- Voie des Français Libres, 14470 Courseulles-sur-Mer, France
- +33 (0)2 31 37 32 17 firstname.lastname@example.org
More than a museum dedicated to the landings on D-Day, the Juno Beach Centre is a place of memory representing a whole nation. It recalls the participation of Canada in the Second World War and its important contribution to the liberation of Western Europe. Canada itself emerged transformed from the conflict.
Open since 2003, the Juno Beach Centre is located opposite the beach in Courseulles-sur-Mer, on one of the strongpoints which protected the harbour entrance and which the 3rd Canadian Division had to neutralize on 6 June 1944. More than just a museum dedicated to the landings on D-Day, it is a place of memory for an entire nation. It is devoted to the participation of Canada in the Second World War and its important contribution to the liberation of Western Europe.
At war alongside the United Kingdom as soon as September 1939, Canada had made a considerable effort by mobilizing all its economic and human resources. After a rapid industrial transformation, it had become, with the United States, the ‘arsenal of democracy’.
If conscription was restored, Canada sent fast only volunteers overseas. Painful memories of the First World War evoked indeed tensions arising between English-speakers and French-speakers on this question. More than one million Canadians were mobilized during the conflict, nearly half of the men in the age to bear arms. At the end, the country came out of the war transformed and with its national unity intact.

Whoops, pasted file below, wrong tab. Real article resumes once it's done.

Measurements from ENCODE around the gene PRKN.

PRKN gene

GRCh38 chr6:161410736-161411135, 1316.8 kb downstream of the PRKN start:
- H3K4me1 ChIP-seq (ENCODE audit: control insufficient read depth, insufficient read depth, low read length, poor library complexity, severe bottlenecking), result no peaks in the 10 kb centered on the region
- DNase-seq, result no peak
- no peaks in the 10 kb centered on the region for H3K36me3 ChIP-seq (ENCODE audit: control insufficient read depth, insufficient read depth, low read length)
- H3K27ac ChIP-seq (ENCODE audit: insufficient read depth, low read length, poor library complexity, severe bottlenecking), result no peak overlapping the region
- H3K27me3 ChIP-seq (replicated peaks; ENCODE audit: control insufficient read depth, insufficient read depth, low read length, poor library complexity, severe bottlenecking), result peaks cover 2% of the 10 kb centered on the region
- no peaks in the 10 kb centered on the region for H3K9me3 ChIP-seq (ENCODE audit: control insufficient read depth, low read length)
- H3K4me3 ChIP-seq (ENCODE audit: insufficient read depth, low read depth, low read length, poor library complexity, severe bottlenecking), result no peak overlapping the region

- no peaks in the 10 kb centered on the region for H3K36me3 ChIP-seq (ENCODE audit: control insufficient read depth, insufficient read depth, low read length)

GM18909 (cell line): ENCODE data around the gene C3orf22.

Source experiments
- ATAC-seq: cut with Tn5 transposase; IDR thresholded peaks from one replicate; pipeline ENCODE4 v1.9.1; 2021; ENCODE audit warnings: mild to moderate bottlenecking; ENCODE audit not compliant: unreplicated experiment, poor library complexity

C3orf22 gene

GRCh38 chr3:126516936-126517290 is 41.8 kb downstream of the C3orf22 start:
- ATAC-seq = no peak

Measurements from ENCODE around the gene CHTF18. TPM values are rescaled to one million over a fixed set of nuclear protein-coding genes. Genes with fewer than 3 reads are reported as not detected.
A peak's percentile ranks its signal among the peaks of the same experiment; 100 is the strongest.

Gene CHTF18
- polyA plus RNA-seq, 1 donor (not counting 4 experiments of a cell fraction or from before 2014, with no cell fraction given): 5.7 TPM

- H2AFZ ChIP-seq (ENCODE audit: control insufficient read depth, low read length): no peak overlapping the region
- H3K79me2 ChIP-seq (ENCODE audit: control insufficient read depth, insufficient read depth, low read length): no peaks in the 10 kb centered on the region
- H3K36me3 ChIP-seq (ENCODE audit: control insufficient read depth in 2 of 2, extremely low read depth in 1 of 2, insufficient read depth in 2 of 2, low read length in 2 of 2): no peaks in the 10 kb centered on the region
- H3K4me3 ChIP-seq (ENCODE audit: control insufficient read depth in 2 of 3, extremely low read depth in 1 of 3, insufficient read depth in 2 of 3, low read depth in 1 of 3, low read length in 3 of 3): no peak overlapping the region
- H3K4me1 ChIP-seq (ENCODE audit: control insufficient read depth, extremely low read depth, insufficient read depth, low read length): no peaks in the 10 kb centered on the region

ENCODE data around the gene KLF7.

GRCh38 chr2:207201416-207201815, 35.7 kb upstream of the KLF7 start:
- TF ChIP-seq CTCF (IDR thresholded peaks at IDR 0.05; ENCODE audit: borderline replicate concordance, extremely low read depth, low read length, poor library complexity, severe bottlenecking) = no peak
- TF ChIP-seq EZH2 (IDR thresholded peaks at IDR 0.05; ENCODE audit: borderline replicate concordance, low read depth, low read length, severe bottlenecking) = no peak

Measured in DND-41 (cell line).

The Juno Beach Centre offers visitors a comprehensive overview of Canada’s war efforts, through six thematic showrooms. An emotional film entitled ‘Dans leurs pas’ (‘They walk with you’) allows everyone to identify with the history of a single individual Canadian infantryman.
During the Allied invasion of Normandy Arlette Varin, ten years old, lived in the city of Lisieux. On 6 June 1944 she lost a part of her family. During the rest of her life she never blamed the Allied soldiers. She only suffered from guilt that she was the one who survived.
The longest Day 6 June 1944 entered history under the now legendary name of D-Day, the Allied landings on the beaches of Normandy. It was the most dramatic part of Operation Overlord, that marked the beginning of the liberation of